On The Brink focuses on case studies that link armed conflict and political crises with environmental issues such as the loss of grasslands, spreading disease, deforestation, soil erosion, water scarcities, surging populations and global climate change. The program features the work of scientists, community organizers and political leaders, as they grapple with the fact that the world's political security may be bound up with the quality of the land, air and water.
In this episode, we travel to India/Bangladesh, South Africa, Peru, Haiti, Mexico and the United States. For American audiences, it is particularly important to understand that struggles over natural resources can lead to instability in regions critical to the well being of the West.
In Calcutta, fourteen million inhabitants overwhelm the resources of this Indian metropolis. In the densely populated and crime ridden slums, unemployment is high, and those fortunate enough to find jobs, work long back-breaking hours as part of the city's unskilled and cheap labor force. Despite all the hardships, Calcutta has become a popular refuge for illegal immigrants from neighboring Bangladesh. Over the last two decades, impoverished Bangladeshis have come here seeking a better life. The story of Bangladeshis fleeing their homeland to live in the squalor of Calcutta's slums is about poverty, anger and violence.
Fortunately there are places in the world where much is being done to ease the pain of environmental inequities. South Africa is dominated by the timeless rhythms of nature and the rolling hills of endless green. Despite the victory of independence in 1994, the legacy of Apartheid left hundreds of rural villages without significant opportunities due to a racist policy that located heavy industries away from the countryside. Large urban areas served as indentured work camps that today have been replaced by urban centers like Alexandra. This a vibrant city of nearly half a million people has become a success story a place that makes the most of post apartheid freedom. What makes it different from the cities of Bangladesh is its ability and commitment to cope with environmental pressures.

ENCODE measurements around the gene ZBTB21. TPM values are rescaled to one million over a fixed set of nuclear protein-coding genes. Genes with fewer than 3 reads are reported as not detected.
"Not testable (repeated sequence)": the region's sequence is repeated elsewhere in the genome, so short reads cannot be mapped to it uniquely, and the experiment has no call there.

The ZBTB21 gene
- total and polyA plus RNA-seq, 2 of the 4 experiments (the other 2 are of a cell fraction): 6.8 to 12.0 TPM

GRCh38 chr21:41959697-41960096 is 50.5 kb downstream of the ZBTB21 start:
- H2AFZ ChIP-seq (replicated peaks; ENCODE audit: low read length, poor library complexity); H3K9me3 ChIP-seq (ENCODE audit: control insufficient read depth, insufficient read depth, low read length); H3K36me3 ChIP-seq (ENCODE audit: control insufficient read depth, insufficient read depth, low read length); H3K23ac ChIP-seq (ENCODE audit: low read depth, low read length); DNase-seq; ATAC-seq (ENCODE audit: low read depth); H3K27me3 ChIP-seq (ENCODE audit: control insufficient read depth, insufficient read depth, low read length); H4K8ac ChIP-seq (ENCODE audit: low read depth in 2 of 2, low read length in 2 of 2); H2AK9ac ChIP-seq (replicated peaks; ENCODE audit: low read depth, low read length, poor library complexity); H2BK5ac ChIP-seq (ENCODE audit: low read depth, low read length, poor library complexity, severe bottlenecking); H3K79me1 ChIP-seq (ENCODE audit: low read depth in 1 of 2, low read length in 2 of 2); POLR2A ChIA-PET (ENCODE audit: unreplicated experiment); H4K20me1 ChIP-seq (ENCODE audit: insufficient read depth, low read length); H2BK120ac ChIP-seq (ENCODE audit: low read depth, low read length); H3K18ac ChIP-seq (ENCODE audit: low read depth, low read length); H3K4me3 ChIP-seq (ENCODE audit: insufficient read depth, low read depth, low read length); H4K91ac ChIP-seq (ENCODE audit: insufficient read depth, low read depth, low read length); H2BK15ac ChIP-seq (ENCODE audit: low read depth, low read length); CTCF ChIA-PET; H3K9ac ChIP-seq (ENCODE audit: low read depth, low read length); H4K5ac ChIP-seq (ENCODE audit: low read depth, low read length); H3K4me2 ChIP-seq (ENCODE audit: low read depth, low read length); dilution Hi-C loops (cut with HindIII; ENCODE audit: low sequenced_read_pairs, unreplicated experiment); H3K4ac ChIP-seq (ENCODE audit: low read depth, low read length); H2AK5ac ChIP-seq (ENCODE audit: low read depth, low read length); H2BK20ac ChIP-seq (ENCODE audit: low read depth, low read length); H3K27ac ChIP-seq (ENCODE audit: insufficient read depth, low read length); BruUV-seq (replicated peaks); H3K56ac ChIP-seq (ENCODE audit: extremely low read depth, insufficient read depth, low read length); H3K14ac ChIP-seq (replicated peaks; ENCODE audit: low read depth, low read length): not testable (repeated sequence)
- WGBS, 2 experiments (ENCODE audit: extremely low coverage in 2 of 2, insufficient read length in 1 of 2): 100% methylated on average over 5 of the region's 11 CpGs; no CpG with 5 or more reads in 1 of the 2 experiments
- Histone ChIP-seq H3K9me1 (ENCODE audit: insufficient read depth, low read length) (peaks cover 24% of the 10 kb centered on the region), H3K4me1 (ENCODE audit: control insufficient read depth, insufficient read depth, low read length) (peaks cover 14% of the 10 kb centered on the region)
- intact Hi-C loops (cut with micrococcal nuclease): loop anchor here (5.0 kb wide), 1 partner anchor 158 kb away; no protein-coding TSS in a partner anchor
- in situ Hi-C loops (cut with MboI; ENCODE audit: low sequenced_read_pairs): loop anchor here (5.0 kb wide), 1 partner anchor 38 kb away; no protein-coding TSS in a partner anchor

Thanks to an increase in tourism, the city of Lima has undergone a restoration of the colonial look that always distinguished Peru's capital. But the urban renewal never reached Lima's slums the shanty-towns that line the city's perimeter. Built atop one of the world's driest deserts, this is not an easy place to live. Yet it is home to half of Lima's population. Most are unemployed migrants forced from the remote highlands of the Andes by violence and warfare. Unless the issue of environmental inequities is resolved, millions of Peruvians have very few choices.
Nearly 70% of Haiti is mountainous and the soil is hard to hold in place. Eighty years ago 60% of the country was covered with trees. Today less than 2% remain. Uncontrolled logging and the conversion of forests into farmland have contributed to an environmental nightmare in Haiti. Until the problems of deforestation and poverty are addressed, the people of Haiti are no different than millions of others around the world those who seek refuge from severe economic and environmental degradation.
The Sonora Desert is one of the most isolated regions in North America. Yet, in places it is littered with debris left behind by thousands of migrants who attempt to cross illegally into the United States each day. Driven by desperation and armed with dreams, each year more than 400 will die from exposure to the extreme climate in the wastelands surrounding the desert near Douglas, Arizona. On any given day, 20,000 illegal immigrants are held in detention centers all along the border. Most have journeyed thousands of miles the majority are from Mexico's drought stricken interior. Others are fleeing from the environmental extremes of Central and South America. Extreme poverty leaves people with very few choices.
In a world where recent waves of violence have touched all countries, rich and poor, we cannot ignore the fact that the environment has become a major foreign policy issue of the 21st century. In the end the fate of those living in places like Bangladesh, South Africa and Haiti, in Mexico and Peru, will directly affect the security and well being of people everywhere.